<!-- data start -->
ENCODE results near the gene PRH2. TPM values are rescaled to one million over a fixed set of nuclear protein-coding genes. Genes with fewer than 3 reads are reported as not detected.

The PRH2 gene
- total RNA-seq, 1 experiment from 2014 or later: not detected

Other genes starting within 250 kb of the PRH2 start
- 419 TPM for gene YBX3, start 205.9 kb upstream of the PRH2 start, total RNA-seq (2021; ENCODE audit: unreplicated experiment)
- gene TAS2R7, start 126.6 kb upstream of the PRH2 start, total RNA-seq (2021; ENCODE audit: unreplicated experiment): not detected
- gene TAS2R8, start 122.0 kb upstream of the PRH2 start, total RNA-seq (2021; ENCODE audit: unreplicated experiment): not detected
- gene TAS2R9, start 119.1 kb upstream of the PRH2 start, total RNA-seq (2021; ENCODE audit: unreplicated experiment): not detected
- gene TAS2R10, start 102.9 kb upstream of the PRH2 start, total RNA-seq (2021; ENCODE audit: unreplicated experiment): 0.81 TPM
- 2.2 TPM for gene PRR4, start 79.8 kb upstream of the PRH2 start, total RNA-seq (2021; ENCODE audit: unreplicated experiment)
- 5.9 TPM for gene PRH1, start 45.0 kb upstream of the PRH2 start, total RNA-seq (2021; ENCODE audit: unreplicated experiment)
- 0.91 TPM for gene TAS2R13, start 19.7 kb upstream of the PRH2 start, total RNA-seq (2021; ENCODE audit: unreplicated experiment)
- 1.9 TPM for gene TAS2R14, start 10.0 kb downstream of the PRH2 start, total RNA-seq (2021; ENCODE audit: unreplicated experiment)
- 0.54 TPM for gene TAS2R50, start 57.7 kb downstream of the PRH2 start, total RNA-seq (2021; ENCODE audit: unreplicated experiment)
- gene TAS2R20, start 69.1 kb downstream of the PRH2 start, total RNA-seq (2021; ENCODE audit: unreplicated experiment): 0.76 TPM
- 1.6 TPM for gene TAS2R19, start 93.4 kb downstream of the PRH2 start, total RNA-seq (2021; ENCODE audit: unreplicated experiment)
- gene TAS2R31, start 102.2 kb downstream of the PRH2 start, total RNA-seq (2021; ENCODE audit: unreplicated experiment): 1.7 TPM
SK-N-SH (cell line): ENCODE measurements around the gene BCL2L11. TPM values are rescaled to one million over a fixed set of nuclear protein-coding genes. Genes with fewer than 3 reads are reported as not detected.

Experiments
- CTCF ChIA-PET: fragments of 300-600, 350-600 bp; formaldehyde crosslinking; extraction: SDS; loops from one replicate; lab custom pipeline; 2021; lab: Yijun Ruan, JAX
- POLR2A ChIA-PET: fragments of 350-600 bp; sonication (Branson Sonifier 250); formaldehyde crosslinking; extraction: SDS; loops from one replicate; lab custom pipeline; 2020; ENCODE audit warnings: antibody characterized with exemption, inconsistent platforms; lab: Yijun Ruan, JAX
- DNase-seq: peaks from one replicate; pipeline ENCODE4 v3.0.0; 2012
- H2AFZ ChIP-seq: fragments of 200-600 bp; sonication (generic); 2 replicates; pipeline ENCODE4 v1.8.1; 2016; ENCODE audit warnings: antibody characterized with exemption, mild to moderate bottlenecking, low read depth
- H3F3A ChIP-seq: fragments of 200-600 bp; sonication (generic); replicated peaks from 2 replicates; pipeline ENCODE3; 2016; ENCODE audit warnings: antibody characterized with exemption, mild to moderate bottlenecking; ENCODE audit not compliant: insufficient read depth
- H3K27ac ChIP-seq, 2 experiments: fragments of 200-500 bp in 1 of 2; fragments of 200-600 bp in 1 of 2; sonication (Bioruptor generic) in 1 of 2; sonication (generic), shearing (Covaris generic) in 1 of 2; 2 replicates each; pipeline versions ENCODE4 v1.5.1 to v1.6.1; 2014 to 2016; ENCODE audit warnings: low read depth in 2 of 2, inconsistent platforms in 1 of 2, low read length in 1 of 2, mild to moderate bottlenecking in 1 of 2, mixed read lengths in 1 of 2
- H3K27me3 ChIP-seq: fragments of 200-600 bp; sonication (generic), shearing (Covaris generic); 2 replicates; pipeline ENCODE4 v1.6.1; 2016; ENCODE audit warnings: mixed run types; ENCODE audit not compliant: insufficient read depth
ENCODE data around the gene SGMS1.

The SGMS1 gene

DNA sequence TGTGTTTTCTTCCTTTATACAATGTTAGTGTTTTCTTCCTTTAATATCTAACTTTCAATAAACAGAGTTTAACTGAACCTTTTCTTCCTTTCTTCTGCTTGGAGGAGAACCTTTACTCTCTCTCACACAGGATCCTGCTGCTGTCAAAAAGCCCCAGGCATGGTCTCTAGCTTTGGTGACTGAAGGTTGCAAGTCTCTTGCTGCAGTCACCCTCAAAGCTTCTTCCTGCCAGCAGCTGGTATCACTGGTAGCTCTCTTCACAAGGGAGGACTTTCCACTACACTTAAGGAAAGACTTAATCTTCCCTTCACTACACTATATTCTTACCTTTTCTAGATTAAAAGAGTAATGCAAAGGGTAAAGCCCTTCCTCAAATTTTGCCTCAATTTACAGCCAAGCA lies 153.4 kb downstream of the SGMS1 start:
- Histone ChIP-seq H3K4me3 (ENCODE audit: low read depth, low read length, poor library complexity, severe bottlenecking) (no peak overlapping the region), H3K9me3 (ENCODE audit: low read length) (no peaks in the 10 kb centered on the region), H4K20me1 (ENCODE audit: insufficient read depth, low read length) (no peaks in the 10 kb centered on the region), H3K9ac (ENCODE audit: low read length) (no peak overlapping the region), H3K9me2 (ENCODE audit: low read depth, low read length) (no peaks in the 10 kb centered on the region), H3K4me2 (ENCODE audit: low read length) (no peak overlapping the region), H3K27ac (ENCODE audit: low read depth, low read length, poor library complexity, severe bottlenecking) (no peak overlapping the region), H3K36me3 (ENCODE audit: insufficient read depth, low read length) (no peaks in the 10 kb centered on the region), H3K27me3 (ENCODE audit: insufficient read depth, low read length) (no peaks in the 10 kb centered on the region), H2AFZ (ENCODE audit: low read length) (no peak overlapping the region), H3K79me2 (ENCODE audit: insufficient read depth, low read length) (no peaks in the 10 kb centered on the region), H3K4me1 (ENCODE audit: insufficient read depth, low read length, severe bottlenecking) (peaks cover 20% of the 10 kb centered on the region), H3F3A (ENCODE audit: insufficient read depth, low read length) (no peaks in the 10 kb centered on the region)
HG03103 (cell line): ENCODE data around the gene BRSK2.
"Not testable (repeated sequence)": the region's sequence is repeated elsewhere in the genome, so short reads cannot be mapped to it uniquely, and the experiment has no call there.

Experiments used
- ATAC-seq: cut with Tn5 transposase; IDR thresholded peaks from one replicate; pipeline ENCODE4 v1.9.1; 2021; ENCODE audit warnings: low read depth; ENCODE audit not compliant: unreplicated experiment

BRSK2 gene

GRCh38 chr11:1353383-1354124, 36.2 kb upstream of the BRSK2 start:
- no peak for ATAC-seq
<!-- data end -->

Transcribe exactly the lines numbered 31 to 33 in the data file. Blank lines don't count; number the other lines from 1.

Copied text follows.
HG03103 (cell line): ENCODE data around the gene BRSK2.
"Not testable (repeated sequence)": the region's sequence is repeated elsewhere in the genome, so short reads cannot be mapped to it uniquely, and the experiment has no call there.

Experiments used